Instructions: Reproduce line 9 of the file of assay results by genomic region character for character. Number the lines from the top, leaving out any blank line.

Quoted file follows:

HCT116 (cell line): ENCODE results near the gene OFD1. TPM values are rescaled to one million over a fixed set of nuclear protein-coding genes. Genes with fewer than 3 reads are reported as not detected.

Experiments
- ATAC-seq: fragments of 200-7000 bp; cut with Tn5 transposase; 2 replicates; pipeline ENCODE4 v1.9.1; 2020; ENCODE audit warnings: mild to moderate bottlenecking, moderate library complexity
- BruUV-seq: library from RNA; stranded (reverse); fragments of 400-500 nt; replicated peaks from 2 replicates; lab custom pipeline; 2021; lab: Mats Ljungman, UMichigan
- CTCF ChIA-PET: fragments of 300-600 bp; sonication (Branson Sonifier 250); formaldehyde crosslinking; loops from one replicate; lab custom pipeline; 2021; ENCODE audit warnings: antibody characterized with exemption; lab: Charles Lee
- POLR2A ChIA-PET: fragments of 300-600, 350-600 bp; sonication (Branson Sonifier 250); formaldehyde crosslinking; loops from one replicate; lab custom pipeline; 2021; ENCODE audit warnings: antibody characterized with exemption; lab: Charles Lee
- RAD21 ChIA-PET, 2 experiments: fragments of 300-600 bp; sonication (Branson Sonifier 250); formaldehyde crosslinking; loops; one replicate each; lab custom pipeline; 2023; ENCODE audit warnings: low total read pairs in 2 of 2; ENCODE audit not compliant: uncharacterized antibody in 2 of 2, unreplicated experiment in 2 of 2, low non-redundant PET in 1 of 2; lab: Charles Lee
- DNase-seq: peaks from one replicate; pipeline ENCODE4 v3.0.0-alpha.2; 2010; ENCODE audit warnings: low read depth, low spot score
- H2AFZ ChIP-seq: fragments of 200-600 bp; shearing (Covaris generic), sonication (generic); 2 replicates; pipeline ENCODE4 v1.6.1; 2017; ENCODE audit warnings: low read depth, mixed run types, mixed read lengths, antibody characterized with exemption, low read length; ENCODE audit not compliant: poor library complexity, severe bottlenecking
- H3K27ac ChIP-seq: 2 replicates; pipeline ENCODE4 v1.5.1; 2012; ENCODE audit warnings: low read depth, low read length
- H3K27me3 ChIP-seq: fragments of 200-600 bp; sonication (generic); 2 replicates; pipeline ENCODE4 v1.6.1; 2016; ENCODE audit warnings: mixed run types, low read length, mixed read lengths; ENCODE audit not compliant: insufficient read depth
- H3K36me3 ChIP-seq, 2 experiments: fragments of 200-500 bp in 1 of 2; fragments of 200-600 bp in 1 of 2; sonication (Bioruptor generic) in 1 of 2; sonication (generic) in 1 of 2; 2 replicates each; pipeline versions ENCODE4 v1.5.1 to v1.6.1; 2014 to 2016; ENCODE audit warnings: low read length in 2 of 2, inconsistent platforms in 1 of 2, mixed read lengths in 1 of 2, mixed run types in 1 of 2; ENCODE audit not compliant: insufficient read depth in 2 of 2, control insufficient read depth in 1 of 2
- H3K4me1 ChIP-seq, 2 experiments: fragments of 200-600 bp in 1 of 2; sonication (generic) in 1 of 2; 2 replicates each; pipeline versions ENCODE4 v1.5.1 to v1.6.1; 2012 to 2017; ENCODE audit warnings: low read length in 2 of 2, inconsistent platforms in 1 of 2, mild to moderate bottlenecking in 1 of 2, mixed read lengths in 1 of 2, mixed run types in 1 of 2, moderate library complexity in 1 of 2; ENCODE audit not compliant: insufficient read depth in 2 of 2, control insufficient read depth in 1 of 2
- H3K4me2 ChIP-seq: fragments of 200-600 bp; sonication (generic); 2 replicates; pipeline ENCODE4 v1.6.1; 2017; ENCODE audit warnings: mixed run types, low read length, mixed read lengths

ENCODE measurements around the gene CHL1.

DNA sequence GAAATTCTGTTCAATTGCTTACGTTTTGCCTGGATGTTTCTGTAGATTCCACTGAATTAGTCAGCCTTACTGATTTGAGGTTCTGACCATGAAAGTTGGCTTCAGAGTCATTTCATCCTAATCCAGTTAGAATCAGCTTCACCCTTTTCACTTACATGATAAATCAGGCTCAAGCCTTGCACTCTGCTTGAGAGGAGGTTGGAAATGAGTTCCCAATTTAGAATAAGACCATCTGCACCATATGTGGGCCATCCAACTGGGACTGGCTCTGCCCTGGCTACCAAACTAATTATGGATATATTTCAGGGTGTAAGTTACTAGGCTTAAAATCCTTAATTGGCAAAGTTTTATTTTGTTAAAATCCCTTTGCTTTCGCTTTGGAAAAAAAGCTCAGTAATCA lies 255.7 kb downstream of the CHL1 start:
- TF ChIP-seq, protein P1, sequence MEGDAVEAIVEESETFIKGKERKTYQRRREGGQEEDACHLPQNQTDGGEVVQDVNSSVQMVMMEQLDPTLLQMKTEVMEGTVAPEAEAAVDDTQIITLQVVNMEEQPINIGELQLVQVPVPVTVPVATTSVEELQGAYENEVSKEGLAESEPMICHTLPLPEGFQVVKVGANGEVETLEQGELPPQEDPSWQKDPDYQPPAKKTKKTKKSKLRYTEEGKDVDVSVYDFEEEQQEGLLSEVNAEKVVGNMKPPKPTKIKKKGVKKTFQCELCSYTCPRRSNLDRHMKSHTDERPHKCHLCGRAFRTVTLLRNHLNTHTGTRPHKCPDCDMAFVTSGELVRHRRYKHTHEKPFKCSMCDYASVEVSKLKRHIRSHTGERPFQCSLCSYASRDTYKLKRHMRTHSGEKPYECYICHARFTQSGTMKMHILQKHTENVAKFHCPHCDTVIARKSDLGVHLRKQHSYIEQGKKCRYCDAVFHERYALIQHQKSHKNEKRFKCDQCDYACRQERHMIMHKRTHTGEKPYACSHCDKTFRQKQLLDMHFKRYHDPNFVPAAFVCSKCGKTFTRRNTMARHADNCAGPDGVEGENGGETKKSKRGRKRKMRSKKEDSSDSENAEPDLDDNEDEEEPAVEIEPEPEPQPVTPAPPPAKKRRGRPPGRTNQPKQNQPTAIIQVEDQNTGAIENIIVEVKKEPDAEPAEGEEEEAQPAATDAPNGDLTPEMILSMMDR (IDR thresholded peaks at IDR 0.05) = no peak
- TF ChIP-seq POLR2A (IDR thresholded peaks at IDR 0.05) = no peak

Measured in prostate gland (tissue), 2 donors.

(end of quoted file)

- H2AFZ ChIP-seq: fragments of 200-600 bp; shearing (Covaris generic), sonication (generic); 2 replicates; pipeline ENCODE4 v1.6.1; 2017; ENCODE audit warnings: low read depth, mixed run types, mixed read lengths, antibody characterized with exemption, low read length; ENCODE audit not compliant: poor library complexity, severe bottlenecking